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Top 6 football clubs enter final race for league title after split

Coaches of South Korea’s top six soccer clubs said Tuesday they are ready to put in their best efforts to take the league’s championship trophy in the remaining five matches.

The K League Classic is operating under the split system, in which the 12 teams are divided into two tiers after their first 33 matches. Starting this weekend, they will play five more matches within their groups to conclude the 2017 season.

Four-time champion Jeonbuk Hyundai Motors leads the way in the upper group, or Group A, and are joined by Jeju United, Ulsan Hyundai FC, Suwon Samsung Bluewings, FC Seoul and Gangwon FC. They will vie for the league title and also spots in next year’s Asian Football Confederation Champions League.

South Korea has 3.5 slots at the AFC Champions League.

The top three finishers in the K League Classic can advance to the premier Asian club competition next year, although the third-place team needs to go through a playoff round. The Korean Football Association Cup winner is also given a ticket to the ACL group stage. 

Jeonbuk Hyundai Motors head coach Choi Kang-hee (3rd from L) speaks during a press conference at the Korea Football Association building in Seoul on Oct. 10, 2017. (Yonhap)
Jeonbuk Hyundai Motors head coach Choi Kang-hee (3rd from L) speaks during a press conference at the Korea Football Association building in Seoul on Oct. 10, 2017. (Yonhap)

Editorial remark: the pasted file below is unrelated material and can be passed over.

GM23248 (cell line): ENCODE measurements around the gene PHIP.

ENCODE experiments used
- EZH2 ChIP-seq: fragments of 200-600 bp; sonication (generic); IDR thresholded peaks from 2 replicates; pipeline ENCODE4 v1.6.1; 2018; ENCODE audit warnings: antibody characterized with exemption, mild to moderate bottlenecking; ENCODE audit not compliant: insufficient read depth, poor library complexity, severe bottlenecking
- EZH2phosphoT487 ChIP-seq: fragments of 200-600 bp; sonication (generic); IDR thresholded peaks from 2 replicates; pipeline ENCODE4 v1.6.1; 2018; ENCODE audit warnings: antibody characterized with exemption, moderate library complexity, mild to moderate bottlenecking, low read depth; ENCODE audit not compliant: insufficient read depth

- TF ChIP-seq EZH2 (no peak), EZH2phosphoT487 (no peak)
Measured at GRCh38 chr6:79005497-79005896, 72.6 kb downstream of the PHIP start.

Pohang Steelers, Daegu FC, Jeonnam Dragons, Sangju Sangmu, Incheon United and Gwangju FC are in the lower group, or Group B.

The worst team in this group will be relegated to the second division K League Challenge. The second worst team will have to face a playoff winner from the Challenge to determine its fate.

Jeonbuk, led by head coach Choi Kang-hee, is the leader with 65 points from 19 wins, eight draws and six losses. Choi’s side is eager to lift the league trophy again and wash away the painful memory of the 2016 season.

Jeonbuk finished second last year behind Seoul after it was penalized nine points by the league’s discipline committee over a bribe scandal that involved one of their scouts and referees in 2013.

Jeonbuk was also banned from competing this year’s ACL because of the scandal and lost its opportunity to defend the Asian crown. The AFC’s decision, however, forced Jeonbuk to focus only on the Classic league title. Although its numbers isn’t impressive as last year, Jeonbuk is still the best in the league in terms of goals scored -- 62 -- as well as goals conceded -- 31.

Choi said his side is the public enemy again, but will fend off challenges from other clubs.

“I don‘t feel offended just because everyone is looking to beat us,” Choi said at a media event in Seoul. “In order to win the championship, you need to overcome challenges from other teams, but what’s also important is that we need to control our own difficulties.”